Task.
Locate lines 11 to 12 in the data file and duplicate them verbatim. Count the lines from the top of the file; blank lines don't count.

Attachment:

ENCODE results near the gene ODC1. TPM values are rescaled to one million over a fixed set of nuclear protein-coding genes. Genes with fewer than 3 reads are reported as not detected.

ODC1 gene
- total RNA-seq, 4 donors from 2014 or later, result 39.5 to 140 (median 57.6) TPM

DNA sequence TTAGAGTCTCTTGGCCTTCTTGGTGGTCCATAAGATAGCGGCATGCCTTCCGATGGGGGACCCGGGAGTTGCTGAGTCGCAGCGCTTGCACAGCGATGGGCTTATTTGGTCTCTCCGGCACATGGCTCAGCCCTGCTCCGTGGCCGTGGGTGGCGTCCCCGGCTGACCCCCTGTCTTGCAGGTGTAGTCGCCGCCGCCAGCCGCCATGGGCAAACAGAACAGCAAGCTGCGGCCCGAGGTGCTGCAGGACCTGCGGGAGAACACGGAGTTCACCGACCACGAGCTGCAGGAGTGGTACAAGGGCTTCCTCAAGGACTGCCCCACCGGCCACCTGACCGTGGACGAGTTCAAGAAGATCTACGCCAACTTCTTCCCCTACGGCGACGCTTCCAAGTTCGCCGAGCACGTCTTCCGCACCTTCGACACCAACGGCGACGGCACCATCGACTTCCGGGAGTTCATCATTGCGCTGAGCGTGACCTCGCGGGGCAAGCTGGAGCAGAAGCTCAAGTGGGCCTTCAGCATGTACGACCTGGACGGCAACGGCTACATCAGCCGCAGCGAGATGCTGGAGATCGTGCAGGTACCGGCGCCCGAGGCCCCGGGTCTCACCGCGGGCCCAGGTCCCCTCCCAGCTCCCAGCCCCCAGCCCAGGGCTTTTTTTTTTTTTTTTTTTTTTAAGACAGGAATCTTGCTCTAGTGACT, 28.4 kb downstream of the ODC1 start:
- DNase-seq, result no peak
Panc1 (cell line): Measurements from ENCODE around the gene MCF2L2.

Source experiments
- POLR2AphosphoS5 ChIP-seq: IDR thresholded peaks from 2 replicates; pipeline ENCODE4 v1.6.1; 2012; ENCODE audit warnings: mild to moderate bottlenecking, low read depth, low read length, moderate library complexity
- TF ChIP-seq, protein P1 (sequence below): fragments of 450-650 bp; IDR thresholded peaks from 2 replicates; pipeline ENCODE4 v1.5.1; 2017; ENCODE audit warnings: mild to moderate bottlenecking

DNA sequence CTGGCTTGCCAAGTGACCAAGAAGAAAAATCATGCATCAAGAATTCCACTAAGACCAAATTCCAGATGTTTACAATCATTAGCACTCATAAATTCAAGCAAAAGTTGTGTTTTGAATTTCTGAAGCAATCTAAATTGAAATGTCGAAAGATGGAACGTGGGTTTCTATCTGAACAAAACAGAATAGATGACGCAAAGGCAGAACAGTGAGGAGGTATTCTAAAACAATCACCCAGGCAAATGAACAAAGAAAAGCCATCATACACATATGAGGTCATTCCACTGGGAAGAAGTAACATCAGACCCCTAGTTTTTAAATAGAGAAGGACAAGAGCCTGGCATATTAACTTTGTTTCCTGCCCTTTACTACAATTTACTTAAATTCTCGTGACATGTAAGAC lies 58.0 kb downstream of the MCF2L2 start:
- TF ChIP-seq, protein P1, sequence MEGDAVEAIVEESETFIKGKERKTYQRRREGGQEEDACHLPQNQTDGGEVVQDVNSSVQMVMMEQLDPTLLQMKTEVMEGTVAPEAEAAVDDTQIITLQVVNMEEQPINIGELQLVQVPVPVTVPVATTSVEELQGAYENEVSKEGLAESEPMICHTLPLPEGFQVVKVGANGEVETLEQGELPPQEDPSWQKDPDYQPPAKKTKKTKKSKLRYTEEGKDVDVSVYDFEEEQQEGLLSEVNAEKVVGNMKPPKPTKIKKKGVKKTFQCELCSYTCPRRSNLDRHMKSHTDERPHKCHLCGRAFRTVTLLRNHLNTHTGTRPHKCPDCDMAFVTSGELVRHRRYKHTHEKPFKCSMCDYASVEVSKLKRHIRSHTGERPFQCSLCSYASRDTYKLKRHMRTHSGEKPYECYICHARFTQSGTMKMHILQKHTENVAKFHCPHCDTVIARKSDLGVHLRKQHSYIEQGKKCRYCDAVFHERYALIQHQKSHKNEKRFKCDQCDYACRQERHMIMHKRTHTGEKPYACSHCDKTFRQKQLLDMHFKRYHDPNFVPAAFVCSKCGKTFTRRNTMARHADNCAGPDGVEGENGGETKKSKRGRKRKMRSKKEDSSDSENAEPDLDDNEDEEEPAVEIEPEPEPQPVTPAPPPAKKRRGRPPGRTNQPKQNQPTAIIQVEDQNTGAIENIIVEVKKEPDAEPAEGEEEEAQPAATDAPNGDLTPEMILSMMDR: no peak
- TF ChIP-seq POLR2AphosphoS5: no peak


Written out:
- TF ChIP-seq, protein P1, sequence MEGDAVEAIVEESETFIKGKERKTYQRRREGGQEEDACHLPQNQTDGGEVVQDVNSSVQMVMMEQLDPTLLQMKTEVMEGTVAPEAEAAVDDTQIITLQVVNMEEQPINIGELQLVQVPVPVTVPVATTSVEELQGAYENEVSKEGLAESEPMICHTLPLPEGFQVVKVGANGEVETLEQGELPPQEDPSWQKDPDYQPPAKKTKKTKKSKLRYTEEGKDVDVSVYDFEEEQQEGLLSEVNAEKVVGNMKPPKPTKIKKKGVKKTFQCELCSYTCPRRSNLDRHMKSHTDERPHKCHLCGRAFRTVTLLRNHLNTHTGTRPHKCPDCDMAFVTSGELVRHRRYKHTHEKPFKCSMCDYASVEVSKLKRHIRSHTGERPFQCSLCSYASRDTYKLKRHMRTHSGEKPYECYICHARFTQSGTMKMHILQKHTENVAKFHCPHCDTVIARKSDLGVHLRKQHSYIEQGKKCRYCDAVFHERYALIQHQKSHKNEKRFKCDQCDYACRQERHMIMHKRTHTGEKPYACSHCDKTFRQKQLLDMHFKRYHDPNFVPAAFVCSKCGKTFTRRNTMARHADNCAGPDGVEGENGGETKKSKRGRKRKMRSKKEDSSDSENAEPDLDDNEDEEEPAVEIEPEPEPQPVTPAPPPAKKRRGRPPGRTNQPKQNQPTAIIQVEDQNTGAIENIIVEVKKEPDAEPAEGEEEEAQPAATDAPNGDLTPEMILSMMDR: no peak
- TF ChIP-seq POLR2AphosphoS5: no peak